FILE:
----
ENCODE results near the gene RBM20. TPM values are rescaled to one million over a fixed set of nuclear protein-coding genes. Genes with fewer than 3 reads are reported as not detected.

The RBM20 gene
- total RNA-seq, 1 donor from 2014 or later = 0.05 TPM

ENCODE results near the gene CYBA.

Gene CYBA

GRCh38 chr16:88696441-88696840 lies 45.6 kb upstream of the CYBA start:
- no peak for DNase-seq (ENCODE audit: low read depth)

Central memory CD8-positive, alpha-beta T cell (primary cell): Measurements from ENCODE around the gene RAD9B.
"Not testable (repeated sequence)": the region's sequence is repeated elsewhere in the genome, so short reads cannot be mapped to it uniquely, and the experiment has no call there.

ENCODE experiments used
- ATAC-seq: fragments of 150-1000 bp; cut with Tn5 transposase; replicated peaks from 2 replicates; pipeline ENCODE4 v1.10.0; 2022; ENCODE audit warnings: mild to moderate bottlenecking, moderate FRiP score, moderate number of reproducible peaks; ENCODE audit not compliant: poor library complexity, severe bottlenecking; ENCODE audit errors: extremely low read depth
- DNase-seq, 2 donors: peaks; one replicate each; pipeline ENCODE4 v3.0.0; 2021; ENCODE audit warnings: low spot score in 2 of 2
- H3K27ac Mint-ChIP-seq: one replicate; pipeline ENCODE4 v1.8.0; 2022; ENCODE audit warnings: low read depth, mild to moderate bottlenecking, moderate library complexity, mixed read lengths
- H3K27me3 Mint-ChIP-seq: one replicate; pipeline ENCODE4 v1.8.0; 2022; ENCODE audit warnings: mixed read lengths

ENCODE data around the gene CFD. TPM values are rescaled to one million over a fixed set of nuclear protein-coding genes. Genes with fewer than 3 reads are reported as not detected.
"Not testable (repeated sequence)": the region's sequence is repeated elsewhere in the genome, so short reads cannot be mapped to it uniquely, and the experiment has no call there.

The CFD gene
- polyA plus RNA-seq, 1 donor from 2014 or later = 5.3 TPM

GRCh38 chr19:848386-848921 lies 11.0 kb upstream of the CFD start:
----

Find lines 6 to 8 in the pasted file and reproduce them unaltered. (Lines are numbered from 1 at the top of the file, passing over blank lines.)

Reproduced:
GRCh38 chr16:88696441-88696840 lies 45.6 kb upstream of the CYBA start:
- no peak for DNase-seq (ENCODE audit: low read depth)

Central memory CD8-positive, alpha-beta T cell (primary cell): Measurements from ENCODE around the gene RAD9B.